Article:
In Taitt. Br. I, 6, 10, 4, this sister of Rudra is identified with the autumn, wherewith the god is wont to kill (viz. by means of catarrh, fever, &c., Sāy.). See also Weber, Ind. Stud. I, 183; Muir, Original Sanskrit Texts, vol. iv. p. 321.


'Ākhūtkara;' 'ākhukarīṣa,' Kāṇva text. Possibly a mouse-hole, or the earth thrown up by a mouse, is meant. See p. 278, note 3. Cf. Taitt. Br. I, 6,10, 2: 'N.N. is thy victim,' thus saying, let him indicate the one he (the Sacrificer) hates; thereby he delivers over to him (Rudra) the one he hates. If he hate no one, let him say, 'the mole (mouse) is thy victim.'


'Thus he makes over to him only the mole as victim, and puts it into his mouth,' Kāṇva text.


'Yathā gaur nodāpnuyāt' 'Yāvad gaur nodāpnuyāt tāvat,' Kāṇva text. Sāyaṇa takes go to mean 'earth,' and interprets, 'in such a way that the earth does not obtain it (i.e. that they do not fall to the ground).' Kāty. prescribes, V, 10, 18, The Sacrificer, with his joined open hands, throws the Rudra-cakes upwards as high as not to be reachable by a cow (agoḥprāpaṇam); 19, He catches them; 20, If they cannot be (caught), then touching (of those that have fallen on the ground).


I adopt (not without reluctance) Sāyaṇa's interpretation of vilipsantaḥ (= labdhum aśaktāḥ), which seems to be that of Kātyāyana also. The St. Petersburg Dict. takes it in the sense of (if they are) desirous of distributing them.' Taitt. Br. I, 6, 10, 5 has merely utkiranti bhagasya līpsante,' 'they throw (them) up, (whereby) they desire to obtain prosperity.' Āpastamba, as quoted by Sāy. on Taitt. S. I, 8, 6, says,--Having thrown up the cakes and caught them again (pratilabhya), and having, with 'We worship Tryambaka,' put them into the Sacrificer's joined palms; and having taken them up separately (? apādāya), with (or thinking) 'We desire to obtain you of (? from) Bhaga;' let them put them together (samāvapeyuḥ) thrice in this way.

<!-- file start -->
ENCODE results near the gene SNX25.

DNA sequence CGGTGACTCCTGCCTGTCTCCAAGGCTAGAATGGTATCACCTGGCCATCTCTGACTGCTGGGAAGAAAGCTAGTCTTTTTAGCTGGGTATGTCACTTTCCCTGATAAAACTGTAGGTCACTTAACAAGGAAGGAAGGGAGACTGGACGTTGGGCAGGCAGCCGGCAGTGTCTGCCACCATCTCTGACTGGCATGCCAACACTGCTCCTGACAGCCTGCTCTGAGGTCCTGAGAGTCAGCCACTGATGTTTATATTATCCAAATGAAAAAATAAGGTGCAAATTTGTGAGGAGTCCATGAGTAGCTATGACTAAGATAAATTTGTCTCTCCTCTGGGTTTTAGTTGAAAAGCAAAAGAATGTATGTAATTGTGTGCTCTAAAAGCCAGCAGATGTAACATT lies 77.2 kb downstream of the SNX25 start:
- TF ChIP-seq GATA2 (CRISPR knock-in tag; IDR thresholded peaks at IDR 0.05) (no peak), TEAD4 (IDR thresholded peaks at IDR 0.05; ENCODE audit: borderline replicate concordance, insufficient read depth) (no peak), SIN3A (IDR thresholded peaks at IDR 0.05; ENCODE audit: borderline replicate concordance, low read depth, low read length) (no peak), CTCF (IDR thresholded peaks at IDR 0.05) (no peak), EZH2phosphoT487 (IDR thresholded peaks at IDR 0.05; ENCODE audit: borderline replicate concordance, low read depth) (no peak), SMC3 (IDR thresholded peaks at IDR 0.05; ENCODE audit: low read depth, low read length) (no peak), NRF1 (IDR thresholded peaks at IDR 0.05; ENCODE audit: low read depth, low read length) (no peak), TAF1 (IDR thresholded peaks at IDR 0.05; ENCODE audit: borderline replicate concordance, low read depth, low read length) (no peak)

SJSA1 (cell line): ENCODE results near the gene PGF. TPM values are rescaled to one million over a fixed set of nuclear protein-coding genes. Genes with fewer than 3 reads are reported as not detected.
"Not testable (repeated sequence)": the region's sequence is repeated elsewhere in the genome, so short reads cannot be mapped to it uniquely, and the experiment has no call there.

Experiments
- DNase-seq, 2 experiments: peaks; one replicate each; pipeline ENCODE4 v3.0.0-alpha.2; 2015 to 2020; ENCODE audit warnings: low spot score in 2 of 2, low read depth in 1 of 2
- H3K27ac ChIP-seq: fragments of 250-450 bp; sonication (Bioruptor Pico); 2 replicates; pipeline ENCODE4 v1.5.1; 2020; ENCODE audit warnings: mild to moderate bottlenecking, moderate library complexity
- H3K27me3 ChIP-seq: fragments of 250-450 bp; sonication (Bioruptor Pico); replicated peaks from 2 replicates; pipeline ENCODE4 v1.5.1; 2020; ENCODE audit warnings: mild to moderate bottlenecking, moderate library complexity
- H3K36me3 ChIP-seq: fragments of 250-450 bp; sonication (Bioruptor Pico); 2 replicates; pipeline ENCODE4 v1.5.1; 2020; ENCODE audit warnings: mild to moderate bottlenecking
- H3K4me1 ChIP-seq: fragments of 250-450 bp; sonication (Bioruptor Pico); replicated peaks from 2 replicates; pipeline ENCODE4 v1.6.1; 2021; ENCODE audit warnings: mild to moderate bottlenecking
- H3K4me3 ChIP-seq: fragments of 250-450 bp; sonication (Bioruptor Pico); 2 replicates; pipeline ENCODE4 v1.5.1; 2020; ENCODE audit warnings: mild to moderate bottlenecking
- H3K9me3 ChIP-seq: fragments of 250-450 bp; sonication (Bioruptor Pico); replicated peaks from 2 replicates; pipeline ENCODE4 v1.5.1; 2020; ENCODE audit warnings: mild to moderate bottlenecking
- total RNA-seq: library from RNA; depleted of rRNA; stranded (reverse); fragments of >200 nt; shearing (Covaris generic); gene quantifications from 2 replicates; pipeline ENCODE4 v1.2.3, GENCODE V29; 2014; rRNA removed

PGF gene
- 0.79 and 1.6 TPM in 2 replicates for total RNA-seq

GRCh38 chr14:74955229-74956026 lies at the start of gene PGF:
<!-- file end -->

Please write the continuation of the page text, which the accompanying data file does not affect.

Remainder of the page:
In the Vāj. Saṃhitā this forms part of the text, but it is clearly a gloss taken from the Brāhmaṇa. The Kāṇva recension of the Brāhmaṇa has '--pinākāvasa ity ahiṃsan naḥ śivaḥ śānto ’tīhīty evaitad āha,' which has likewise found its way into the Saṃhitā of that school. On the Mūjavats, see Muir, Orig. Sanskrit Texts, vol. ii. p. 352.


According to Kāty. V, 10, 22, he mutters the word 'skin-clad' while steadying the two baskets.


See p. 2, note 2.


See II, 5, 2, 48.